John Houlihan’s Timex Designs

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John Houlihan’s Timex Designs

Post by koimaster » June 10th 2019, 10:01am

I wonder if he designed a Timex you have worn in your life? You have to scroll on the page to the middle of page to see his designs.

John Houlihan is a familiar name to readers of Dean’s Garage having been featured in three previous posts:

Who designed the ’71 Boattail Rivera?

How the Vega Kammback Came to Be

Cars of My Life

John also had participated in several League design projects, including last year’s Pierce-Arrow project.

John sent me a great number of exciting and innovative sketches from his work at Timex. I couldn’t edit them down, so here are all of them. His biography records his fascinating journey through very different design environments and disciplines.

TIMEX 1979—2001+

Ritusue Siegel (design placement agent) found the next job opportunity. I was contacted by her in mid 1979 regarding a design manager position at TIMEX. More interestingly, the new Director of Design at Timex, John Maliskas, asked for me by name. We had worked together at GE in Syracuse. This position was located in Middlebury, CT so I was very interested in checking it out. I admit, I was a bit concerned about the world of jewelry, watches and the like and how I would relate given my prior experiences in automotive and product design. What I found was the world of watch design and the product itself was fascinating. Ironically, watch design turned out to be the closest thing to automotive design in all my experience.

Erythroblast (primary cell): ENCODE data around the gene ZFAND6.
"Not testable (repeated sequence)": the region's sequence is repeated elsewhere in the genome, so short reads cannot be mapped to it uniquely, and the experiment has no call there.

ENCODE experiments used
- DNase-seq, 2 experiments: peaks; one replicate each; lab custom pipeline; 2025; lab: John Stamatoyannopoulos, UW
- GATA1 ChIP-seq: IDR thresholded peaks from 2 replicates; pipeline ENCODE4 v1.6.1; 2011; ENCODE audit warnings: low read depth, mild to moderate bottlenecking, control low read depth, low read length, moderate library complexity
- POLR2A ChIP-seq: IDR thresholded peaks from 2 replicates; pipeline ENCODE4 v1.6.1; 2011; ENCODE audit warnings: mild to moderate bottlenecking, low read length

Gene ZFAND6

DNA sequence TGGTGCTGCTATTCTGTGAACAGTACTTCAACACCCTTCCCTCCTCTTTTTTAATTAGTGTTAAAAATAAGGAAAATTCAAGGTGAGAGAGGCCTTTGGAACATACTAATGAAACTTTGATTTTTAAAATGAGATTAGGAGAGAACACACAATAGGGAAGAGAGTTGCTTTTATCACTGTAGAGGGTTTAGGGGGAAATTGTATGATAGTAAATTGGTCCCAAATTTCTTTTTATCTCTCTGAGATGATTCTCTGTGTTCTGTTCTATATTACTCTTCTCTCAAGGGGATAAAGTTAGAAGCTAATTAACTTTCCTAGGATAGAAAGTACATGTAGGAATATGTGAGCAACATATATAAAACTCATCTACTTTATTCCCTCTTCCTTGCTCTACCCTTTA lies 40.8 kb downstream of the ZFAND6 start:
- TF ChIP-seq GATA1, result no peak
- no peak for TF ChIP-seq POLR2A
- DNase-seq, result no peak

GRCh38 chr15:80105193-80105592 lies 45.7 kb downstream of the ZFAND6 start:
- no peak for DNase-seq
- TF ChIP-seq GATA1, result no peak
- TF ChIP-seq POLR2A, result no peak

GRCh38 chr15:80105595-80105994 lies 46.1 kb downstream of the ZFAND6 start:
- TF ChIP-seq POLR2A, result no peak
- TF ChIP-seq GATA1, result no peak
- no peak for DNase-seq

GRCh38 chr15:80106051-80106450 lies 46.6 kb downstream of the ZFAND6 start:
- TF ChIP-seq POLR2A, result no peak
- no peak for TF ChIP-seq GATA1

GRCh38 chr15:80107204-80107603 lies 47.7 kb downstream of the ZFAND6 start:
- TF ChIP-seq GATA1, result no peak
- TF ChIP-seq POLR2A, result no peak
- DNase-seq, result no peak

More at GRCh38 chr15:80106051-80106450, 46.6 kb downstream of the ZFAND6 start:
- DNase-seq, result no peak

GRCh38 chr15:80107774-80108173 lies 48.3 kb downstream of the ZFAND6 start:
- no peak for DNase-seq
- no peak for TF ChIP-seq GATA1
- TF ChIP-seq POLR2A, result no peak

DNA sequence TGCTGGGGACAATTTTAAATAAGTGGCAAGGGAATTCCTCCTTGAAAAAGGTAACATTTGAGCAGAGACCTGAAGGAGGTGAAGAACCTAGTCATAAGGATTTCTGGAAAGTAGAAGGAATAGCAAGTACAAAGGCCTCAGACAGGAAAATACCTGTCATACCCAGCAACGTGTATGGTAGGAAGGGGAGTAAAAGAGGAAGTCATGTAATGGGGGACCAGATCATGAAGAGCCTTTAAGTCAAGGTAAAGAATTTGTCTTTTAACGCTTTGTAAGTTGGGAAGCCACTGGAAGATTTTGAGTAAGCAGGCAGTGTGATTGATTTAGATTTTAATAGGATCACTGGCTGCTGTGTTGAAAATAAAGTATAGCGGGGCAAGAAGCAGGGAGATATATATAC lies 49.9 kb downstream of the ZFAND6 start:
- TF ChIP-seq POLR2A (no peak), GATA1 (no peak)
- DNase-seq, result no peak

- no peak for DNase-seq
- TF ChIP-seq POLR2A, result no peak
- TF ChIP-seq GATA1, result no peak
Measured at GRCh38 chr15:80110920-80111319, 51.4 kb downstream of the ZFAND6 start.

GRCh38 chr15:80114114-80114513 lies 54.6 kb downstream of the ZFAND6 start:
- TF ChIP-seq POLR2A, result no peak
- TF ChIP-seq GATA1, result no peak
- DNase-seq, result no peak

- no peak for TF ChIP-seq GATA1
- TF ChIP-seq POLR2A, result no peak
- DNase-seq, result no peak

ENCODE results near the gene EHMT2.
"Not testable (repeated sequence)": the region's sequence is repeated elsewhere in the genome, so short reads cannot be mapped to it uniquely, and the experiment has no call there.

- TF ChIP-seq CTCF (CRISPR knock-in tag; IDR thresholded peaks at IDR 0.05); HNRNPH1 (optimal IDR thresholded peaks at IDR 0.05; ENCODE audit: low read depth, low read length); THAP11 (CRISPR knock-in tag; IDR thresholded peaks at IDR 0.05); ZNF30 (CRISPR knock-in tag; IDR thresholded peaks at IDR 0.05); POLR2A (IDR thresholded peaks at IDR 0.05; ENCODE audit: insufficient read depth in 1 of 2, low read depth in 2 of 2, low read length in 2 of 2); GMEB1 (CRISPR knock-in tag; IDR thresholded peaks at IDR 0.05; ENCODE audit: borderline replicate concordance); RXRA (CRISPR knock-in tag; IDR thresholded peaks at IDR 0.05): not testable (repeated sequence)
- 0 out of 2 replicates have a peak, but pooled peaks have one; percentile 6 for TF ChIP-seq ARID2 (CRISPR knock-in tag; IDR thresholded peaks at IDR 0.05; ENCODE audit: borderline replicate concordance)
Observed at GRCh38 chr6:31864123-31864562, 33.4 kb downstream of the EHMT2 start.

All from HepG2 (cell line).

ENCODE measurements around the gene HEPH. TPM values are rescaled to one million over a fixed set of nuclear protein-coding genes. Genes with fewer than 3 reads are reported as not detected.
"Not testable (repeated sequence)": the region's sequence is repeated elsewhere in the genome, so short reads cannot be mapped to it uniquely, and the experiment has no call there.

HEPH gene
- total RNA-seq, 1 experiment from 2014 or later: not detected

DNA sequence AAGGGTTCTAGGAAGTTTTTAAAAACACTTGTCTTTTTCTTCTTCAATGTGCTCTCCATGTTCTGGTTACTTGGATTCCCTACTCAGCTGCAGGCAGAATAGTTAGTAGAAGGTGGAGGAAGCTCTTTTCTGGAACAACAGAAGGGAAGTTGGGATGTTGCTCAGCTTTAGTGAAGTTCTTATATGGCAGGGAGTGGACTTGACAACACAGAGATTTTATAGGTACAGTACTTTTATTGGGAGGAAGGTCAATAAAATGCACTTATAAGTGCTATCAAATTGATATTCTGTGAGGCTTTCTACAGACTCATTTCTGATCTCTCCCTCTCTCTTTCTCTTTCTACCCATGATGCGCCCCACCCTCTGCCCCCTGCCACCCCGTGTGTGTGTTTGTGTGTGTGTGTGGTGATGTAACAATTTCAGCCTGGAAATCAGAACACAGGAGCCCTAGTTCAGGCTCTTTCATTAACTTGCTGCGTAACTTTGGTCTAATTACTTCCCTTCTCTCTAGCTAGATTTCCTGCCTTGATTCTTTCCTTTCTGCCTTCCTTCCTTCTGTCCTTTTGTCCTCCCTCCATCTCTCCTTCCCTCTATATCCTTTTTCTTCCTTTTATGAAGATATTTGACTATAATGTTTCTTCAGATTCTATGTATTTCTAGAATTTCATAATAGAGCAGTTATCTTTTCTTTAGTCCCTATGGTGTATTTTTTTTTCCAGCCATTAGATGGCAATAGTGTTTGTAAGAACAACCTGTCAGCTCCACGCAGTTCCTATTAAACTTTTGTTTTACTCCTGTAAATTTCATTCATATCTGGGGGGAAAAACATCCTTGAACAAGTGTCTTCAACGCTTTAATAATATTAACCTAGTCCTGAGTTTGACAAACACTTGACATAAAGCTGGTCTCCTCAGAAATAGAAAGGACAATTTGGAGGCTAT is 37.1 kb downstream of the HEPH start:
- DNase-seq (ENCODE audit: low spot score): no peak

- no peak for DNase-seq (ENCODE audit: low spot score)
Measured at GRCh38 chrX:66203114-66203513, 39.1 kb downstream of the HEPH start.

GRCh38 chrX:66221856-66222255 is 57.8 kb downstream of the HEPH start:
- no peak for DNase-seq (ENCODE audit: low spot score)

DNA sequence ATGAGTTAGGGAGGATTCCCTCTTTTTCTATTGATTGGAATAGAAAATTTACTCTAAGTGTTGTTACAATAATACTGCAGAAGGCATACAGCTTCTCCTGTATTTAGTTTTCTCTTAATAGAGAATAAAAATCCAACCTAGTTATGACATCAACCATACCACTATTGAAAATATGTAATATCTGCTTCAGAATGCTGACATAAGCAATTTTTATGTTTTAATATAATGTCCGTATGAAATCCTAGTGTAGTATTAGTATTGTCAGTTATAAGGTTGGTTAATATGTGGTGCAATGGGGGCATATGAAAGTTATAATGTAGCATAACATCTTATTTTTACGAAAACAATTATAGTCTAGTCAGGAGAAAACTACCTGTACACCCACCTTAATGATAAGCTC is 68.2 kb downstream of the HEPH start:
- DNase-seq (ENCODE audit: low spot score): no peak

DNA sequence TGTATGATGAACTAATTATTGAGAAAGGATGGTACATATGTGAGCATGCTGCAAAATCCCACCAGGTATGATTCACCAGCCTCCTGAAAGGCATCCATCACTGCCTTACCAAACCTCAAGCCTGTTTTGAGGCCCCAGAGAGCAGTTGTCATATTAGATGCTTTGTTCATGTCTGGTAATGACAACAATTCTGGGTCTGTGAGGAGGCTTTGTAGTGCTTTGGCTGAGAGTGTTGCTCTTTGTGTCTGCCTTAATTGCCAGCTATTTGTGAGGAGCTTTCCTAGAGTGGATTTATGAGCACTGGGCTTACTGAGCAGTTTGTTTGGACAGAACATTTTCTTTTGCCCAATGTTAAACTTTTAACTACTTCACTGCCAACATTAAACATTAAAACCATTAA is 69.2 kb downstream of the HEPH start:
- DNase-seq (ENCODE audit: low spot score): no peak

First, scale is critical to the creation, communication and execution of the design of an automobile. It took more than a year for me to get a feeling for the scale of an automobile so that my sketches and other visual communication looked accurate and believable on paper and resulted in a well proportioned design in full scale. Scale, too, is crucial in the visual communication of watches. The sketch needs to address the fine relationships of the elements of the watch case where fractions of millimeters can make a difference in appeal to the eyes. Since watches are small, sketches are usually done two times or even larger that actual size. This means the designer is working larger that the final product and has to have a genuine feel for the proportion of various parts and elements of the design. Most designers attempting watch design for the first time fail to grasp the scale challenge. So did I. It took time for me to achieve a real understanding of this scale challenge.